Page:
Saturday , November 27 2021

The Hubble Telescope offers glorious views of six different colliding galaxies



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The Hubble Space Telescope team celebrated the beginning of 2021 with images of six different galaxy mergers. Top left to right: NGC 3256, NGC 1614, NGC 4194. Bottom: NGC 3690, NGC 6052, NGC 34.

NASA and ESA

Gather and let me tell you about birds and bees – and galaxies. Sometimes two galaxies come together with spectacular consequences, including a star baby boom. NASA and the European Space Agency’s Hubble Space Telescope have endowed us with six rare views of galaxy mergers, and each is a winner.

ESA released the images to celebrate the beginning of 2021. “These systems are excellent laboratories for tracking the formation of star clusters in extreme physical condition,” the agency said in a statement on Thursday. Star clusters are exactly what they sound like: star clusters.

Galaxy NGC 3256 is located 100 million light-years away and owes its messy appearance to a galactic fusion.

ESA / Hubble, NASA

All galaxies show signs of their wild past. ESA describes the NGC galaxy 3256 as strange and distorted. NGC 3690 is a “supernova factory”, and the NGC 6052 image shows two galaxies still in collision.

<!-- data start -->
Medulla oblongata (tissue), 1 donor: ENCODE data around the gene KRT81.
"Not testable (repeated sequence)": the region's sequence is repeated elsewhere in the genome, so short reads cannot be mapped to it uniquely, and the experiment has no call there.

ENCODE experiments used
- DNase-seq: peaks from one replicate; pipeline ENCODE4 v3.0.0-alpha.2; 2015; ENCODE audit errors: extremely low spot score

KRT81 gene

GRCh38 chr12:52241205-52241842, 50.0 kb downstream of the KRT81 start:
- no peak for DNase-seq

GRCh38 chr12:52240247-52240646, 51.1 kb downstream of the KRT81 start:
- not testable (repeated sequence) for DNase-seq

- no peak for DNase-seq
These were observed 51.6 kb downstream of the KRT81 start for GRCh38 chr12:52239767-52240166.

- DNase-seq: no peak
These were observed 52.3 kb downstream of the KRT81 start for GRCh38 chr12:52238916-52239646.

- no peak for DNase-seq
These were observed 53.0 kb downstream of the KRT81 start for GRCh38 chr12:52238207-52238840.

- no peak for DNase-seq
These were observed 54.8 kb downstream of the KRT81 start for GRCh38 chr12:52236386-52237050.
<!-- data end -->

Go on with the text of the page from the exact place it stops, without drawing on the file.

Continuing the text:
The Hubble Probe of Extreme Environments and Clusters (HiPEEC) imaging survey that delivered the images focused on star clusters inside galaxies and what happens to them when their host systems merge. Collisions feed into the formation of new stars, increasing the stellar birth rate.

“The Milky Way typically forms clusters of stars with masses that are 10,000 times larger than our sun,” ESA said. “This does not compare to the masses of star clusters that form in colliding galaxies that can reach the mass of our sun millions of times.”

HiPEEC researchers have found that large groups of stars in combined galaxies remain very bright even after the collision has calmed down. While the mergers can be dramatic for the galaxies involved, viewers on Earth can safely see the beautiful consequences thanks to Hubble’s hard eyes.

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